He’s building from Singapore for the World

Steve Leonard is the Founding CEO of SGInnovate, a revolutionary effort by the Singapore government to prove, launch and scale deep technology companies backed by scientific research. With over twenty-five years of global experience working for top technology companies and Government bodies in various leadership roles, he has committed himself to the mission of supporting the most ambitious and capable individuals commercialise their expertise.

In just fifteen months since its launch, SGInnovate has become a household name in Singapore’s tech ecosystem through its multifarious portfolio of companies and immensely popular events in blockchain, healthcare, big data to name a few. In this  conversation, he reveals his thoughts on tech entrepreneurship in Singapore, how he handles the inevitable obstacles that come his way, and why mindset is the most important enabler of innovation.

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Not Your Average 24-Year-Old

Looi Qin En is unusual, to say the least. He doesn’t just think out-of-the-box, he refuses to acknowledge the existence of a box.

When in school, he worked with Singapore’s premier research organisation, A*STAR, to publish 13 papers on human-computer interaction. Shortly after, he was offered a place at Stanford with a full scholarship. He would begin in two years’ time, after completing his National Service (NS). But with Qin En, norms, rules and conventions often get thrown out of the window. By the end of two years, he had built a company called Glints, and was well on his way to raising half a million dollars in seed.

He still went to Stanford, only to return 6 months later. He would focus on running Glints full-time. Stanford could wait. It turned out to be a decision he wouldn’t regret. Glints went on to become a massively successful career discovery and recruitment platform that helped more than 250,000 youths across South East Asia find internships and graduate job opportunities from over 10,000 companies. This year, he also featured in Forbes 30 Under 30 Asia.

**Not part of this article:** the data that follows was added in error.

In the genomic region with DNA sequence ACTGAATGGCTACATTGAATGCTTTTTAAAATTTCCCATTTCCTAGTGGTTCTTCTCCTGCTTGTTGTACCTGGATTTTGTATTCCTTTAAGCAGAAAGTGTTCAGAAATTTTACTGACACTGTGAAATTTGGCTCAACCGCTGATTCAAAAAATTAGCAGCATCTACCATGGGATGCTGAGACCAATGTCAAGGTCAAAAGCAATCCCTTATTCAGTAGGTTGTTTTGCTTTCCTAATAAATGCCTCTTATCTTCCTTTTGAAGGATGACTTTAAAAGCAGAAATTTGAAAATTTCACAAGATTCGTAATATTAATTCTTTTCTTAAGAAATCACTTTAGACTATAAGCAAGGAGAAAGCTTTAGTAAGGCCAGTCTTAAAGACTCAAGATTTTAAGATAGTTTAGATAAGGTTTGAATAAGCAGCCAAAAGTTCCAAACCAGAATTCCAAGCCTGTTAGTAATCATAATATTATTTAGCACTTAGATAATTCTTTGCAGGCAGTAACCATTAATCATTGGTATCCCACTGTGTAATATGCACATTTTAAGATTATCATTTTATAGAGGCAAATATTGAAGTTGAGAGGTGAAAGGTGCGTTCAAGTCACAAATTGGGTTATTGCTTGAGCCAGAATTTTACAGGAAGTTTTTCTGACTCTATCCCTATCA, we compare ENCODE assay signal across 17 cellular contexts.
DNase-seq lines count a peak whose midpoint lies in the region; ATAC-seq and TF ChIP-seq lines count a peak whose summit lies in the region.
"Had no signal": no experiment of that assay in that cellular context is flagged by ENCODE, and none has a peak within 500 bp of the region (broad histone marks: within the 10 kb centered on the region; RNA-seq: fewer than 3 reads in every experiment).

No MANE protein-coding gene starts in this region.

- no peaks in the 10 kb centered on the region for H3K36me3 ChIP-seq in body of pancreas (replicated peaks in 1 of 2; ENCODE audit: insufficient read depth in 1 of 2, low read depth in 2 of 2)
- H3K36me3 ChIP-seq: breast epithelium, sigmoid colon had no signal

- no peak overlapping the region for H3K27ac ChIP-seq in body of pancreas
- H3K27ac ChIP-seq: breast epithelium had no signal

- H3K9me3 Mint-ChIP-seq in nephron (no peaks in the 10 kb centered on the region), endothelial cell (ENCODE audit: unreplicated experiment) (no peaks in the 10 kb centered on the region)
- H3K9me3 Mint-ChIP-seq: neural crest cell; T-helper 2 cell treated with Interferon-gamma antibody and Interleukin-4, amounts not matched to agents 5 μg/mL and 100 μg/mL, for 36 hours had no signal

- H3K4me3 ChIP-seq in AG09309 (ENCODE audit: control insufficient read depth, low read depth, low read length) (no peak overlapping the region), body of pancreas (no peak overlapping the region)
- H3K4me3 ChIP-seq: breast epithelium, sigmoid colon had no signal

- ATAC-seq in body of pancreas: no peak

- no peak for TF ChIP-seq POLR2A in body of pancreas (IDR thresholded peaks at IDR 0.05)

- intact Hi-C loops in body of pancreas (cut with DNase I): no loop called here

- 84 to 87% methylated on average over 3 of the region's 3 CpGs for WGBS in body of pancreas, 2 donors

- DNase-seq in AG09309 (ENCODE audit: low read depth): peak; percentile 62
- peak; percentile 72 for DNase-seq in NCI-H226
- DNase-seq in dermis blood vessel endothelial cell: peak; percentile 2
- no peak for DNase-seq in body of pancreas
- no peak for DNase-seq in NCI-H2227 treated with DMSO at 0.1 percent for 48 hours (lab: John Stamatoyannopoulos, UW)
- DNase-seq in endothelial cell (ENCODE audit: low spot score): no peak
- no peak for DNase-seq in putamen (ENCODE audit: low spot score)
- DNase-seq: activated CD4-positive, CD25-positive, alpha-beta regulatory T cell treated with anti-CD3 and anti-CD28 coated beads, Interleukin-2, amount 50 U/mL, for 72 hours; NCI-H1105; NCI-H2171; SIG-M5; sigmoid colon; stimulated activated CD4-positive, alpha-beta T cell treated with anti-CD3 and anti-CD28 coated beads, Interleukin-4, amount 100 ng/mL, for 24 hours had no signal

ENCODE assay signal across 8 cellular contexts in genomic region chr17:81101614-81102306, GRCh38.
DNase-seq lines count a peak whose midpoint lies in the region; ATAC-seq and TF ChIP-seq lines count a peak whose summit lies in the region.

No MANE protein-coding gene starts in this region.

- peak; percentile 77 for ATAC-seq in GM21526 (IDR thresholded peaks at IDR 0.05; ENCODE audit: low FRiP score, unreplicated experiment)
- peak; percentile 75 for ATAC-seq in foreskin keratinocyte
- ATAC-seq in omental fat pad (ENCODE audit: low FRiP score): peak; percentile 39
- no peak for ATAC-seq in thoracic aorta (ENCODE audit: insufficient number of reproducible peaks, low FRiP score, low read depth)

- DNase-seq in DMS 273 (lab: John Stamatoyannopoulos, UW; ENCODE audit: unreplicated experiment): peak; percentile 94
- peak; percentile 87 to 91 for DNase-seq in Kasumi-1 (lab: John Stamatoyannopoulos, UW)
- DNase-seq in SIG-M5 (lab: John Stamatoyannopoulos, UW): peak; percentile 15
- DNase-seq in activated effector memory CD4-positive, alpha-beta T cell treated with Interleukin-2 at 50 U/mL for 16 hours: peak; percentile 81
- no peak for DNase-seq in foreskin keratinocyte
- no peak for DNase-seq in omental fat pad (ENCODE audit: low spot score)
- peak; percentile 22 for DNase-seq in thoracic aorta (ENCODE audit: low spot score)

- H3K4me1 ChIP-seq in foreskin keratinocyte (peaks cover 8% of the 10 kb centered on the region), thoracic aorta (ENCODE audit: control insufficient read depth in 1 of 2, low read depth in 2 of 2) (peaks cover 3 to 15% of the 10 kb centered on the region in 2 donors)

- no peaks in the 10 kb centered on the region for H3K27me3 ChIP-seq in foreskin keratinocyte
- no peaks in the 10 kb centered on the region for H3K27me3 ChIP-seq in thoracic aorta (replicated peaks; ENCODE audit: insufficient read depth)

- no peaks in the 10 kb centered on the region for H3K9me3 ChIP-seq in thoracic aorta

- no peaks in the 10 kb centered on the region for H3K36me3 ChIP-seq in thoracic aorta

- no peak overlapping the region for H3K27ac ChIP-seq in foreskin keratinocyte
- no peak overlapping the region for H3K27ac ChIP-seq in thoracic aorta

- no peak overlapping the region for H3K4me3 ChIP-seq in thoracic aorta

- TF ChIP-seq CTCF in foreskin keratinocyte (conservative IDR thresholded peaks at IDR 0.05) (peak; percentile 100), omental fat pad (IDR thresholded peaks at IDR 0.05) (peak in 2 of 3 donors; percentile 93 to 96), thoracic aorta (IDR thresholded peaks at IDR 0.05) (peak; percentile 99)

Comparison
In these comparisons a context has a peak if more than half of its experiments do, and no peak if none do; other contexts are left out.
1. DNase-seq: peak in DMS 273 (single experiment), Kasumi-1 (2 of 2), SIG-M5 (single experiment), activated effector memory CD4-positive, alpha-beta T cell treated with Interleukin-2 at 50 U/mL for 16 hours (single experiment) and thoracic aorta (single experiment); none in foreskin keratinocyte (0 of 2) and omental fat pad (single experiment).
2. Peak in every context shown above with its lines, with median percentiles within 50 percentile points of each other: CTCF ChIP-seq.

In October this year, he stepped down from his role as COO at Glints. He now plans to complete his degree at Stanford come January 2018. But classic Qin En, he couldn’t not do something in the meantime. So he joined a pre-seed startup accelerator in Singapore called Entrepreneur First (EF). This was around the same time that I joined EF too, and that’s how we met.

I don’t write about everyone I work with. But Qin En intrigued me. He’s extremely smart, hacky, and tremendously competitive. And yet, he’s also immensely supportive and insightful. Despite his gargantuan success, he’s unexpectedly modest. Heck, he even has a killer sense of humour.

So Qin En, as you leave EF, this interview is my parting tribute to you.

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The Future of Restaurant Cooking and On-Demand Food Delivery Services

Yesterday, my friends came over for dinner. Uninspired to cook and unexcited to go out, we decided to order in from UberEats. We sipped on Pinot Noir and munched on Pringles, waiting eagerly for Naan and Chicken Tikka Masala from this new restaurant called Chulha Chaunka.

We waited for an hour and a half, till we received a notification that our order had been canceled. I called the restaurant, they said the delivery boy had left ages ago and they knew nothing of it. Then I called the UberEats helpline. They found out that the delivery boy had a flat tyre on the way and had to cancel the order as a result. Rest assured, your credit card shall not be charged; the service operator told me.

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Artificial Intelligence to Interview Candidates

impress.ai is a deep technology startup founded by Sudhanshu Ahuja (CEO), Vaisagh Viswanathan (CTO) and Amrith Dhananjayan (COO). The idea is to provide recruiters with an AI-powered platform to help evaluate candidates. The result? A ten-fold improvement in hiring time and efficiency. Currently, the service is offered to enterprises, startups and individual recruiters who can use it to build a customised chatbot-based job application. The embedded machine learning algorithms adapt to the organizations’ preferences over time, thereby simplifying their work. Started only in late 2016, Impress has already managed to secure an undisclosed amount of funding from the Javelin Startup-O Victory Fund to develop their virtual HR assistant further.

In this interview, Vaisagh talks about the inception of and technology behind impress.ai, what it means to be a tech entrepreneur, and more. Here is an excerpt from our conversation. Served with a shot of Espresso, of course!

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